Coronary Microvascular Dysfunction Is Associated With a Proinflammatory Circulating Transcriptome in Patients With Nonobstructive Coronary Arteries

Smilowitz, Nathaniel R; Schlamp, Florencia; Hausvater, Anaïs; Joa, Amanda; Serrano-Gomez, Claudia; Farid, Ayman; Hochman, Judith S; Barrett, Tessa; Reynolds, Harmony R; Berger, Jeffrey S
PMID: 38299358
ISSN: 1524-4636
CID: 5627252

Uncovering Sex Differences in Type 2 Myocardial Infarction: Is Coronary Anatomy Enough?

Smilowitz, Nathaniel R.
ISSN: 2772-963x
CID: 5620692

Beyond Coronary Artery Disease: Assessing the Microcirculation

Pruthi, Sonal; Siddiqui, Emaad; Smilowitz, Nathaniel R
Ischemic heart disease (IHD) affects more than 20 million adults in the United States. Although classically attributed to atherosclerosis of the epicardial coronary arteries, nearly half of patients with stable angina and IHD who undergo invasive coronary angiography do not have obstructive epicardial coronary artery disease. Ischemia with nonobstructive coronary arteries is frequently caused by microvascular angina with underlying coronary microvascular dysfunction (CMD). Greater understanding the pathophysiology, diagnosis, and treatment of CMD holds promise to improve clinical outcomes of patients with ischemic heart disease.
PMID: 37949533
ISSN: 1558-2264
CID: 5610002

The impact of preoperative stress testing on cardiovascular and surgical care - Does it actually improve outcomes? [Comment]

Smilowitz, Nathaniel R
PMID: 37758564
ISSN: 1873-4529
CID: 5607872

Existing Nongated CT Coronary Calcium Predicts Operative Risk in Patients Undergoing Noncardiac Surgeries (ENCORES)

Choi, Daniel Y; Hayes, Dena; Maidman, Samuel D; Dhaduk, Nehal; Jacobs, Jill E; Shmukler, Anna; Berger, Jeffrey S; Cuff, Germaine; Rehe, David; Lee, Mitchell; Donnino, Robert; Smilowitz, Nathaniel R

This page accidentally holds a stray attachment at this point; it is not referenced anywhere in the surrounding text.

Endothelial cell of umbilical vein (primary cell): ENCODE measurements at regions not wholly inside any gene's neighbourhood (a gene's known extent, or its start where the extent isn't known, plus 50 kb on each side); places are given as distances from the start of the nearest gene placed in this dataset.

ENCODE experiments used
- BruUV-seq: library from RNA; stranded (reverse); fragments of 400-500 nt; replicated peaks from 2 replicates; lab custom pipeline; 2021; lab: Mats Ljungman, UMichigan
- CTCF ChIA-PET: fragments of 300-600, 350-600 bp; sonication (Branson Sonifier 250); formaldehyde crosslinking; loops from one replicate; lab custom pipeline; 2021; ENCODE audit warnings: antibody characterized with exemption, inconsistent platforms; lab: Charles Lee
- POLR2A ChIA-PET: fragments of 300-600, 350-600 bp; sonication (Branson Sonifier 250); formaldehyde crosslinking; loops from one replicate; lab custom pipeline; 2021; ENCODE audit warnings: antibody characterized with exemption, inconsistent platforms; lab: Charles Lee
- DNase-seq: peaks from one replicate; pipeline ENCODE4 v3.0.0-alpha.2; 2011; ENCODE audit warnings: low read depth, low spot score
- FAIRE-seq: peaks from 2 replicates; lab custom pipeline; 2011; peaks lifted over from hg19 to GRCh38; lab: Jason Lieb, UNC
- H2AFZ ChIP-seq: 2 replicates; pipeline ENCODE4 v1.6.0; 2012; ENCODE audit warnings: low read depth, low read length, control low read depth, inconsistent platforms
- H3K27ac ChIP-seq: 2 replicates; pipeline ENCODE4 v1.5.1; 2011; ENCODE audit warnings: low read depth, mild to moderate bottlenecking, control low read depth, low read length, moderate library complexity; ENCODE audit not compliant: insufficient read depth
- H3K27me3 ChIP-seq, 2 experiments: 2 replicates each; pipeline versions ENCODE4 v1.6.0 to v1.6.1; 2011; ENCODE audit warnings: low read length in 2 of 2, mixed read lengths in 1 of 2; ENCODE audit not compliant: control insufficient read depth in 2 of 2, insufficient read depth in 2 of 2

BACKGROUND:Preoperative cardiovascular risk stratification before noncardiac surgery is a common clinical challenge. Coronary artery calcium scores from ECG-gated chest computed tomography (CT) imaging are associated with perioperative events. At the time of preoperative evaluation, many patients will not have had ECG-gated CT imaging, but will have had nongated chest CT studies performed for a variety of noncardiac indications. We evaluated relationships between coronary calcium severity estimated from previous nongated chest CT imaging and perioperative major clinical events (MCE) after noncardiac surgery. METHODS:We retrospectively identified consecutive adults age ≥45 years who underwent in-hospital, major noncardiac surgery from 2016 to 2020 at a large academic health system composed of 4 acute care centers. All patients had nongated (contrast or noncontrast) chest CT imaging performed within 1 year before surgery. Coronary calcium in each vessel was retrospectively graded from absent to severe using a 0 to 3 scale (absent, mild, moderate, severe) by physicians blinded to clinical data. The estimated coronary calcium burden (ECCB) was computed as the sum of scores for each coronary artery (0 to 9 scale). A Revised Cardiac Risk Index was calculated for each patient. Perioperative MCE was defined as all-cause death or myocardial infarction within 30 days of surgery. RESULTS:<0.0001). An ECCB ≥3 was associated with 2-fold higher adjusted odds of MCE versus an ECCB <3 (adjusted odds ratio, 2.11 [95% CI, 1.42-3.12]). CONCLUSIONS:Prevalence and severity of coronary calcium obtained from existing nongated chest CT imaging improve preoperative clinical risk stratification before noncardiac surgery.